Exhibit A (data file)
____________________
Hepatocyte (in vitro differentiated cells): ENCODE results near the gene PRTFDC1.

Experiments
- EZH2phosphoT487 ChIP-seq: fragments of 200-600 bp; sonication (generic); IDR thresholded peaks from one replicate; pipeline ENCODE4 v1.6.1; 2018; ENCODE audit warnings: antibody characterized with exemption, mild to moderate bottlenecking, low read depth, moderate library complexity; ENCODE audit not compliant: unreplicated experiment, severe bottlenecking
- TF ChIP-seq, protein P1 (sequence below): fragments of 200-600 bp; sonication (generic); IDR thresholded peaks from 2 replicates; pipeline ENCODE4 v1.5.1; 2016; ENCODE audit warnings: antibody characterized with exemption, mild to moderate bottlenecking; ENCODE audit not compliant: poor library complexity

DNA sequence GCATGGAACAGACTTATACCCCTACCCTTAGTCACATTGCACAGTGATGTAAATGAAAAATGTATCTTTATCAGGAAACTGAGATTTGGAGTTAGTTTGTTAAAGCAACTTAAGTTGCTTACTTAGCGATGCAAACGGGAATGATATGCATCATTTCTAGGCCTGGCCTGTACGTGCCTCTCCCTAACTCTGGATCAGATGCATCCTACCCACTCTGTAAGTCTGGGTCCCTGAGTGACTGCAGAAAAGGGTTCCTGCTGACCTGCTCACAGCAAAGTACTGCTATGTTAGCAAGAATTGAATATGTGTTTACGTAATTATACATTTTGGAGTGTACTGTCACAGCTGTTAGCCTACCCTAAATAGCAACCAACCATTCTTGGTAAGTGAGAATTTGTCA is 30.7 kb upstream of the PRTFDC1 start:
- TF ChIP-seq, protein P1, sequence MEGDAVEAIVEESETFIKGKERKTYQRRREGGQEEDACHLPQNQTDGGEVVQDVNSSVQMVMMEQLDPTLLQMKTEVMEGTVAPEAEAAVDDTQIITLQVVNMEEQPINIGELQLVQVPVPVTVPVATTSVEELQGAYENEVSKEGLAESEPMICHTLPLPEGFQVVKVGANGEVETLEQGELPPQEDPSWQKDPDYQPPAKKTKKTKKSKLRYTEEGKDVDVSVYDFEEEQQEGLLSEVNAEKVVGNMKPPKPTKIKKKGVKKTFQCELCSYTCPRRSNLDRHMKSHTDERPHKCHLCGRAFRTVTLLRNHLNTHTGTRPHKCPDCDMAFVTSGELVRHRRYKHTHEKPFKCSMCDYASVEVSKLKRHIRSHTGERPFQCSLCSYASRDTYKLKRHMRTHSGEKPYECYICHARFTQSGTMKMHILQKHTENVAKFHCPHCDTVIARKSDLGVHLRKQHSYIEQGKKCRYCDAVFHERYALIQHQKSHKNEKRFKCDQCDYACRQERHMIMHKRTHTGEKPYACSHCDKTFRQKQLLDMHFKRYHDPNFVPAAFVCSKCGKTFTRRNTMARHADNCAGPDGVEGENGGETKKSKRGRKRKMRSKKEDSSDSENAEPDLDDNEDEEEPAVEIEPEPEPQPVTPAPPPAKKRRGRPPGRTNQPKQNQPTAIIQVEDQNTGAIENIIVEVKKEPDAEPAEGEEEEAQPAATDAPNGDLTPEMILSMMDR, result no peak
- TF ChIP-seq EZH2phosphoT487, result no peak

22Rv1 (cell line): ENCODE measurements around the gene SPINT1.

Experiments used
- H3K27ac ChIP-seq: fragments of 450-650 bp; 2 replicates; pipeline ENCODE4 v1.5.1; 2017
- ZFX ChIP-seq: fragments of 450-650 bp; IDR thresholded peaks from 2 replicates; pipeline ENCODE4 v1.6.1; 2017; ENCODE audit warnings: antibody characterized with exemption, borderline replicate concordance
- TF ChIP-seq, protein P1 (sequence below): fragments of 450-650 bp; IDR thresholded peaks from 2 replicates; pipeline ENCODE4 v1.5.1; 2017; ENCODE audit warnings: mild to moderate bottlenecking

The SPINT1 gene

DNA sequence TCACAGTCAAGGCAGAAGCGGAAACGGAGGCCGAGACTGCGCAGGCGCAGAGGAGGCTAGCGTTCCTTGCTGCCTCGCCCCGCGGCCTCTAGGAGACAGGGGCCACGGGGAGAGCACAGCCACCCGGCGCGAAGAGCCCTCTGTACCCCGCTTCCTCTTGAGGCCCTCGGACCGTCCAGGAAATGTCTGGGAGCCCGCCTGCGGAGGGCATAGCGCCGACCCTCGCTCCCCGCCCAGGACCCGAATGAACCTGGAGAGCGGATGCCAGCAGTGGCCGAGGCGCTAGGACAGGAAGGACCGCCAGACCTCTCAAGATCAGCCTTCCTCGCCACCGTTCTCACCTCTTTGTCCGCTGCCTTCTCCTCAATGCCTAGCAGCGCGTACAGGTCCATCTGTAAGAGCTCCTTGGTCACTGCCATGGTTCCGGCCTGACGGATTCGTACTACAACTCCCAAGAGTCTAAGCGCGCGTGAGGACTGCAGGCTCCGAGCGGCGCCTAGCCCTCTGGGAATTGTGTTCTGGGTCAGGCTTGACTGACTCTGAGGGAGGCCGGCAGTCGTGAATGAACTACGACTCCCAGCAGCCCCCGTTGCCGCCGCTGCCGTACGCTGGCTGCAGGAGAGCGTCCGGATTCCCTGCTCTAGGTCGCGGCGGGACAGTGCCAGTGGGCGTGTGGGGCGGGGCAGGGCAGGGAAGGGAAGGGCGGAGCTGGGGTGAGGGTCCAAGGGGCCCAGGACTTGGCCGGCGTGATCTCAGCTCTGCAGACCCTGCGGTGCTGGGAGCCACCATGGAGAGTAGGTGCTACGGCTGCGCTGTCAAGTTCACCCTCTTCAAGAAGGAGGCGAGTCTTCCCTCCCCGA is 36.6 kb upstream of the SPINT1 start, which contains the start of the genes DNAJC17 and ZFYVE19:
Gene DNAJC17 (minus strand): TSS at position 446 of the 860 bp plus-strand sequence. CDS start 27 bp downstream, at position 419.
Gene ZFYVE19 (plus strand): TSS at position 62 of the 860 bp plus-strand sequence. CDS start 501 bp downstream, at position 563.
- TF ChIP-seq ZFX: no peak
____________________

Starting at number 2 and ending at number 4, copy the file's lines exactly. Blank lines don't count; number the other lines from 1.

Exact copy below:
Experiments
- EZH2phosphoT487 ChIP-seq: fragments of 200-600 bp; sonication (generic); IDR thresholded peaks from one replicate; pipeline ENCODE4 v1.6.1; 2018; ENCODE audit warnings: antibody characterized with exemption, mild to moderate bottlenecking, low read depth, moderate library complexity; ENCODE audit not compliant: unreplicated experiment, severe bottlenecking
- TF ChIP-seq, protein P1 (sequence below): fragments of 200-600 bp; sonication (generic); IDR thresholded peaks from 2 replicates; pipeline ENCODE4 v1.5.1; 2016; ENCODE audit warnings: antibody characterized with exemption, mild to moderate bottlenecking; ENCODE audit not compliant: poor library complexity